Search

FCA gives firms 15 months to prepare for post-Brexit rules

Transitional relief is not given in some key areas, however, including reporting obligations and MAR requirements

5 October 2020

By

The UK's Financial Conduct Authority has published updated rules that will apply when the Brexit transition period ends on 31 December, with waivers in many cases until March 2022.

In an update to its regulatory handbook, the FCA confirmed that it would use its previously announced Temporary Transitional Power (TTP), to grant regulated firms time-limited exemptions from onshored legislation in order to smooth their journey after Brexit. Onshoring is the process of ‘domesticating’ EU legislation and regulatory requirements so that they work in a UK-only context.

These powers will remain in force until the end of March 2022, during which time firms can continue to comply with their existing EU requirements and get ready to follow the new UK-only rules.

“This means firms and other regulated persons do not generally need to prepare now to meet the changes to their UK regulatory obligations brought about by onshoring [EU measures],” the FCA said.

It added that it expects firms to use the duration of the TTP period to prepare for full compliance with the onshored UK regime by 31 March 2022.

Nausicaa Delfas
Nausicaa Delfas, executive director of international at the FCA

"We are approaching the end of the transition period, so firms should be completing their final preparations. To help firms to prepare and provide clarity, we have published a version of our Handbook that will apply from the end of this year, which includes the changes made through the onshoring process," said Nausicaa Delfas, executive director of international at the FCA.

"We have also set out further details on the Temporary Transitional Power. The power will in most cases give firms more time to adapt to their new obligations," she added.

While the FCA will apply TTP broadly, it reiterated that it would not be appropriate to grant transitional relief in certain key areas after December. These include reporting obligations, certain Market Abuse Regulation requirements, Client Assets Sourcebook requirements, and other areas including issuer rules, contractual recognition of bail-in terms, credit ratings and short selling.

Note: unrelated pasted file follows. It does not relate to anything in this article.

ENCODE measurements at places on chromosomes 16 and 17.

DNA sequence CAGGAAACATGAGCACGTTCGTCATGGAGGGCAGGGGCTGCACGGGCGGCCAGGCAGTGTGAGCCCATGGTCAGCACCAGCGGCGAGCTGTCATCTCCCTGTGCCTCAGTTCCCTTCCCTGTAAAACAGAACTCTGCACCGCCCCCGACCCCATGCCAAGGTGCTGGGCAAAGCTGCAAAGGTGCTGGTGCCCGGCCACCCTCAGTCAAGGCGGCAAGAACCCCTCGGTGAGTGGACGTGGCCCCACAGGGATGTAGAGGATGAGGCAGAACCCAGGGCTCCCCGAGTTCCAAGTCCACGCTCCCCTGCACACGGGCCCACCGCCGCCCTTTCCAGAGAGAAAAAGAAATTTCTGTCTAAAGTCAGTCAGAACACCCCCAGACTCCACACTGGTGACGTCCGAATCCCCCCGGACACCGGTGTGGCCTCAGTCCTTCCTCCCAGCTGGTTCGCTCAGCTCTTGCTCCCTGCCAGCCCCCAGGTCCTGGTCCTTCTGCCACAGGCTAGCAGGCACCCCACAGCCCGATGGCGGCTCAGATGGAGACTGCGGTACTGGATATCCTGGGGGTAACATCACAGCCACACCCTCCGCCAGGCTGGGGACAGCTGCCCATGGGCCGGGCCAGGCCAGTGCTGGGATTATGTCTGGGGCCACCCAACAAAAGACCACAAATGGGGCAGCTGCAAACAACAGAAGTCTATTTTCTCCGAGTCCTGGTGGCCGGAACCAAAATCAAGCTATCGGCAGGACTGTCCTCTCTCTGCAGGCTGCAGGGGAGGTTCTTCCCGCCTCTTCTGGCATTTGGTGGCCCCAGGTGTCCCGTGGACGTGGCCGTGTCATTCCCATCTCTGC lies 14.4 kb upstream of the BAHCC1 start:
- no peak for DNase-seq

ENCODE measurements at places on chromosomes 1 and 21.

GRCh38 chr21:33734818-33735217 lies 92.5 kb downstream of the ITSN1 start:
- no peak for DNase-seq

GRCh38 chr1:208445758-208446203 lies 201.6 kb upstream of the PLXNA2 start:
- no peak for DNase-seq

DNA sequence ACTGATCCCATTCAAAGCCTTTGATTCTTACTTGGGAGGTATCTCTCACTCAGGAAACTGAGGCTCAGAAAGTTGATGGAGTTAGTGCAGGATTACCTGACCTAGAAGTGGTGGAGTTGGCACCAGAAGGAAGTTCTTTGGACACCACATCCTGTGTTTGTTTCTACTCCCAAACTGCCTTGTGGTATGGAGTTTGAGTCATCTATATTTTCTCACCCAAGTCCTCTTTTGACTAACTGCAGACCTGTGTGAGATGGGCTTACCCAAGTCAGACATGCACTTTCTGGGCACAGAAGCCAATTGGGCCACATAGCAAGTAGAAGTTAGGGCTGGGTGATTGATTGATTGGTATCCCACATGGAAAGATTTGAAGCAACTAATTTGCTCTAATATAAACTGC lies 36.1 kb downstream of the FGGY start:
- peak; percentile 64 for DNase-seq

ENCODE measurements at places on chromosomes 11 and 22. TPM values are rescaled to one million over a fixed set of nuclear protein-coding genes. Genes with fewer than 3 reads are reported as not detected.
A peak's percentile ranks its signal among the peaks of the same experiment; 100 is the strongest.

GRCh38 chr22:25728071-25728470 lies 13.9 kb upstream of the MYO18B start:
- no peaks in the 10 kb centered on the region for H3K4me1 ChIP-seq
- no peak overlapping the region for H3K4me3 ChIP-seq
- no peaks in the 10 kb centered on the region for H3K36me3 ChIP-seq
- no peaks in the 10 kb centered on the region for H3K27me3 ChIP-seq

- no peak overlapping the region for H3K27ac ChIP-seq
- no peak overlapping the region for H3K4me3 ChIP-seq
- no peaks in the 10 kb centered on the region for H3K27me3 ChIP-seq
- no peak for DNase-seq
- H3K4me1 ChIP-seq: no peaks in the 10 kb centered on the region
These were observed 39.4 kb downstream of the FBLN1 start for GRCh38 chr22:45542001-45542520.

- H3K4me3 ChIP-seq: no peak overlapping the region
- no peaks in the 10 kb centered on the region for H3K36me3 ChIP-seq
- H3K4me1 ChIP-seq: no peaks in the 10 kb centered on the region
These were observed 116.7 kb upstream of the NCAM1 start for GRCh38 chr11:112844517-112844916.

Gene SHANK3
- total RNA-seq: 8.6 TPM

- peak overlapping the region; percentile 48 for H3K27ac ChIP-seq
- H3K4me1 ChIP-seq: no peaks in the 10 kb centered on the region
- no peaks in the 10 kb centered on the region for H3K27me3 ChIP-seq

"There are some areas where it would not be appropriate for us to apply the TTP, including where doing so could run counter to our objectives," Delfas said. "In those key areas, we continue to expect firms and other regulated entities to prepare now to comply with the changes to their regulatory obligations by 31 December 2020."

Many financial groups welcomed the flexibility. “The regulator acknowledges the scale, complexity and magnitude of some of the changes in relation to key requirements, reiterating its intention to act proportionately towards firms,” said Conor Lawlor, director, Brexit at UK Finance.

The FCA said it does not intend to take enforcement action against firms for not meeting all requirements straight away, where there is evidence that they have taken reasonable steps to prepare to meet the new obligations by 31 December.

In addition to the TTP, existing transitional provisions and regimes such as the Temporary Permissions Regime (TPR) will operate from the end of the transition period. The TPR aims to minimise disruption for EU firms by allowing them to continue to operate in the UK during a limited period of time – three years – while they seek to obtain permanent authorisation or recognition from UK regulators.

The FCA expects firms and other regulated persons to be preparing to comply with changed obligations ready for 31 December 2020 in the following key areas:

  • MiFID II transaction reporting requirements
  • EMIR reporting obligations
  • SFTR reporting obligations
  • Certain requirements under MAR
  • Issuer rules
  • Contractual recognition of bail-in
  • Client Assets Specialist Sourcebook rules (CASS)
  • Market-making exemption under the Short Selling Regulation
  • Use of credit ratings for regulatory purposes
  • Securitisation
  • Electronic commerce EEA firms
  • Mortgage lending after the transition period against land in the EEA
  • Payment Services – strong customer authentication and secure communication
  • FIA
  • MarketVoice
  • Brexit
  • Regulation